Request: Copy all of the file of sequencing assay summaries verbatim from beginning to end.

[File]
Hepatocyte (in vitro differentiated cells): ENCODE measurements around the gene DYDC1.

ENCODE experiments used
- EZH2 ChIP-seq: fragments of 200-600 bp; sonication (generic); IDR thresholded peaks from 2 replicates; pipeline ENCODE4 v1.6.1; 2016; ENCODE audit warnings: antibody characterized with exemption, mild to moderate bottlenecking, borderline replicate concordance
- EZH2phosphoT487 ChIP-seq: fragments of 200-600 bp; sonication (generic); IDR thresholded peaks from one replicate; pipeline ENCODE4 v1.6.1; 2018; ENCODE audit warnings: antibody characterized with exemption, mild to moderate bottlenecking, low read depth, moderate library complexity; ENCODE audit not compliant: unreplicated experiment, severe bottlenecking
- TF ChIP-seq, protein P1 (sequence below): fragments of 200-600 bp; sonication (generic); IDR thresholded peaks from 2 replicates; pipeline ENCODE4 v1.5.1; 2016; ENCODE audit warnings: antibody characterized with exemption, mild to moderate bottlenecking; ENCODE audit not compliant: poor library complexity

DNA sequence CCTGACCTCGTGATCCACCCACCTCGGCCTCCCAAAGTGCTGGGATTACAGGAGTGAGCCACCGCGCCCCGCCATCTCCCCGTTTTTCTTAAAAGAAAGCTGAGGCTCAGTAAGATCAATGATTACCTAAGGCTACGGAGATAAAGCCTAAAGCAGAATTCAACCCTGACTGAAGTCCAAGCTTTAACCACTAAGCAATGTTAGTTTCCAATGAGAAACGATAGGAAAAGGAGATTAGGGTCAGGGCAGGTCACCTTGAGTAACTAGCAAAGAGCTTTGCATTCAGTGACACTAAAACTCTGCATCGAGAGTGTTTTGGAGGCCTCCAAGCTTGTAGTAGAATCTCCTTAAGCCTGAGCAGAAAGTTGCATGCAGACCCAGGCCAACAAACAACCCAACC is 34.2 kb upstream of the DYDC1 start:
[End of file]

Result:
Hepatocyte (in vitro differentiated cells): ENCODE measurements around the gene DYDC1.

ENCODE experiments used
- EZH2 ChIP-seq: fragments of 200-600 bp; sonication (generic); IDR thresholded peaks from 2 replicates; pipeline ENCODE4 v1.6.1; 2016; ENCODE audit warnings: antibody characterized with exemption, mild to moderate bottlenecking, borderline replicate concordance
- EZH2phosphoT487 ChIP-seq: fragments of 200-600 bp; sonication (generic); IDR thresholded peaks from one replicate; pipeline ENCODE4 v1.6.1; 2018; ENCODE audit warnings: antibody characterized with exemption, mild to moderate bottlenecking, low read depth, moderate library complexity; ENCODE audit not compliant: unreplicated experiment, severe bottlenecking
- TF ChIP-seq, protein P1 (sequence below): fragments of 200-600 bp; sonication (generic); IDR thresholded peaks from 2 replicates; pipeline ENCODE4 v1.5.1; 2016; ENCODE audit warnings: antibody characterized with exemption, mild to moderate bottlenecking; ENCODE audit not compliant: poor library complexity

DNA sequence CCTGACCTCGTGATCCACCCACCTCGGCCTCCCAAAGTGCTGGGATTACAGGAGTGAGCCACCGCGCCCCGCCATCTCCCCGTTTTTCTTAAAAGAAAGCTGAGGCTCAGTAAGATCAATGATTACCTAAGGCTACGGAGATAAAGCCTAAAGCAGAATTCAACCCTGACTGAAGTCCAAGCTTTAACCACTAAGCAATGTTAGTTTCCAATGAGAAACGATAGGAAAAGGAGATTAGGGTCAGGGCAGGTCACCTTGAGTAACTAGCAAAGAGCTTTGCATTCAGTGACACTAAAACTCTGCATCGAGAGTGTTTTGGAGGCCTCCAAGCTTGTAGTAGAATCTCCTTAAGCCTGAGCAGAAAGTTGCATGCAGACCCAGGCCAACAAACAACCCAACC is 34.2 kb upstream of the DYDC1 start: